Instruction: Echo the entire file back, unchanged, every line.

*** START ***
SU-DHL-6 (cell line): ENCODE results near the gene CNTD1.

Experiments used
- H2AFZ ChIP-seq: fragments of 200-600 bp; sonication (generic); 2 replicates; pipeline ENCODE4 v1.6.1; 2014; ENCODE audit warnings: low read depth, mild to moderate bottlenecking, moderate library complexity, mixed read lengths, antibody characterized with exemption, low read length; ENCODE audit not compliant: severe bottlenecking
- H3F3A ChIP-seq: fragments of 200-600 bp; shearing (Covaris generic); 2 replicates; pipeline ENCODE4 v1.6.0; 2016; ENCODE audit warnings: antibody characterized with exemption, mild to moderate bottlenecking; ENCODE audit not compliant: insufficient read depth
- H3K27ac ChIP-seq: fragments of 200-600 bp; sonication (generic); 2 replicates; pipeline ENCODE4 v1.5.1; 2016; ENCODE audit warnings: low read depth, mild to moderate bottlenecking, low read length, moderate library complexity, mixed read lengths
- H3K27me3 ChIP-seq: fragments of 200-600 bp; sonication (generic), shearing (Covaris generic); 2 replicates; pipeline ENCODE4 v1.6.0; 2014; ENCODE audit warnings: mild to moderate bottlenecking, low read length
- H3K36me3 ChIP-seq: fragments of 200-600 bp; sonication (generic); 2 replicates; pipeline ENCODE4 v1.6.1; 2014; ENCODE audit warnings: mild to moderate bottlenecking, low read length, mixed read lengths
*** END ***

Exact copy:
SU-DHL-6 (cell line): ENCODE results near the gene CNTD1.

Experiments used
- H2AFZ ChIP-seq: fragments of 200-600 bp; sonication (generic); 2 replicates; pipeline ENCODE4 v1.6.1; 2014; ENCODE audit warnings: low read depth, mild to moderate bottlenecking, moderate library complexity, mixed read lengths, antibody characterized with exemption, low read length; ENCODE audit not compliant: severe bottlenecking
- H3F3A ChIP-seq: fragments of 200-600 bp; shearing (Covaris generic); 2 replicates; pipeline ENCODE4 v1.6.0; 2016; ENCODE audit warnings: antibody characterized with exemption, mild to moderate bottlenecking; ENCODE audit not compliant: insufficient read depth
- H3K27ac ChIP-seq: fragments of 200-600 bp; sonication (generic); 2 replicates; pipeline ENCODE4 v1.5.1; 2016; ENCODE audit warnings: low read depth, mild to moderate bottlenecking, low read length, moderate library complexity, mixed read lengths
- H3K27me3 ChIP-seq: fragments of 200-600 bp; sonication (generic), shearing (Covaris generic); 2 replicates; pipeline ENCODE4 v1.6.0; 2014; ENCODE audit warnings: mild to moderate bottlenecking, low read length
- H3K36me3 ChIP-seq: fragments of 200-600 bp; sonication (generic); 2 replicates; pipeline ENCODE4 v1.6.1; 2014; ENCODE audit warnings: mild to moderate bottlenecking, low read length, mixed read lengths